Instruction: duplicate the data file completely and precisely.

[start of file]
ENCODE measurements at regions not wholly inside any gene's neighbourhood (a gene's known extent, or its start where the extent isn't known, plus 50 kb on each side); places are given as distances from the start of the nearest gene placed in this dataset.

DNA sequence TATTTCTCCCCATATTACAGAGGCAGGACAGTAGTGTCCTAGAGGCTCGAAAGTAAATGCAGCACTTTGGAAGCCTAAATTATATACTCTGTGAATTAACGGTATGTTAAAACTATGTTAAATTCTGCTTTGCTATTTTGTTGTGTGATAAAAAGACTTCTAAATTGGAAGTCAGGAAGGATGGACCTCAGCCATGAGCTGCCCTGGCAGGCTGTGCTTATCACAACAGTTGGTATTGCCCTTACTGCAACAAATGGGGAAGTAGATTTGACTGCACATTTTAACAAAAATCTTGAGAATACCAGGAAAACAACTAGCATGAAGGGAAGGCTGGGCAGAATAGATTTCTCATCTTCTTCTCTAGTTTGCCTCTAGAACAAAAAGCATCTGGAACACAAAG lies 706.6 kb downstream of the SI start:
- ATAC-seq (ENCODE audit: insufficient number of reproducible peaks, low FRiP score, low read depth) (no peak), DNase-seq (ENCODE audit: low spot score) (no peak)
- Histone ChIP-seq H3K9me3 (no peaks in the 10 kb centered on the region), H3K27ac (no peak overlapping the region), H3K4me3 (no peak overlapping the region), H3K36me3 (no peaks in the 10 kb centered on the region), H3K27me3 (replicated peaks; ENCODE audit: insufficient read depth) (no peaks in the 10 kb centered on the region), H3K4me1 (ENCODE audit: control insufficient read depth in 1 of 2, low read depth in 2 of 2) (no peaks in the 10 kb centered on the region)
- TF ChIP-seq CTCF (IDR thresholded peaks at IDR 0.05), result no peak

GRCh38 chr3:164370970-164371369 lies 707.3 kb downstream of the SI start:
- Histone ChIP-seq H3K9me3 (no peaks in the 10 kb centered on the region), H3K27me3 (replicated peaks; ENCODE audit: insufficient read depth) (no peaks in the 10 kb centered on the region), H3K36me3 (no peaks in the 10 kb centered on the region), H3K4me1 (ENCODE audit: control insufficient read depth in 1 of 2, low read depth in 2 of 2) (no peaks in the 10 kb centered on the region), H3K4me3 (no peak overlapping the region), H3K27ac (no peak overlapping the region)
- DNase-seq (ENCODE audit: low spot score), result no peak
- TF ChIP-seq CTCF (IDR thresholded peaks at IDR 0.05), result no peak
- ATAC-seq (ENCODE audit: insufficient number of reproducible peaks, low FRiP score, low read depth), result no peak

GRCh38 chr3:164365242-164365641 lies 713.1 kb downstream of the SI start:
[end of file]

ENCODE measurements at regions not wholly inside any gene's neighbourhood (a gene's known extent, or its start where the extent isn't known, plus 50 kb on each side); places are given as distances from the start of the nearest gene placed in this dataset.

DNA sequence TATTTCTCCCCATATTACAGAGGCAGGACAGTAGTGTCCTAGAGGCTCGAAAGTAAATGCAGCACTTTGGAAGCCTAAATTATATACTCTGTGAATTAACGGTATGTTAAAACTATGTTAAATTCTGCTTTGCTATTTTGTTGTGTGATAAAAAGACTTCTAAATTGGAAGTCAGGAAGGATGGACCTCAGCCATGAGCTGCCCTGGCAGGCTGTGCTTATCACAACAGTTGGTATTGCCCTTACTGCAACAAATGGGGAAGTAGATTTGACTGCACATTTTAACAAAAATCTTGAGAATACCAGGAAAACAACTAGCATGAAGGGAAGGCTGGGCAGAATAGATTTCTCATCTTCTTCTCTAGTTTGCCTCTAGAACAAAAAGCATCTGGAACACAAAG lies 706.6 kb downstream of the SI start:
- ATAC-seq (ENCODE audit: insufficient number of reproducible peaks, low FRiP score, low read depth) (no peak), DNase-seq (ENCODE audit: low spot score) (no peak)
- Histone ChIP-seq H3K9me3 (no peaks in the 10 kb centered on the region), H3K27ac (no peak overlapping the region), H3K4me3 (no peak overlapping the region), H3K36me3 (no peaks in the 10 kb centered on the region), H3K27me3 (replicated peaks; ENCODE audit: insufficient read depth) (no peaks in the 10 kb centered on the region), H3K4me1 (ENCODE audit: control insufficient read depth in 1 of 2, low read depth in 2 of 2) (no peaks in the 10 kb centered on the region)
- TF ChIP-seq CTCF (IDR thresholded peaks at IDR 0.05), result no peak

GRCh38 chr3:164370970-164371369 lies 707.3 kb downstream of the SI start:
- Histone ChIP-seq H3K9me3 (no peaks in the 10 kb centered on the region), H3K27me3 (replicated peaks; ENCODE audit: insufficient read depth) (no peaks in the 10 kb centered on the region), H3K36me3 (no peaks in the 10 kb centered on the region), H3K4me1 (ENCODE audit: control insufficient read depth in 1 of 2, low read depth in 2 of 2) (no peaks in the 10 kb centered on the region), H3K4me3 (no peak overlapping the region), H3K27ac (no peak overlapping the region)
- DNase-seq (ENCODE audit: low spot score), result no peak
- TF ChIP-seq CTCF (IDR thresholded peaks at IDR 0.05), result no peak
- ATAC-seq (ENCODE audit: insufficient number of reproducible peaks, low FRiP score, low read depth), result no peak

GRCh38 chr3:164365242-164365641 lies 713.1 kb downstream of the SI start: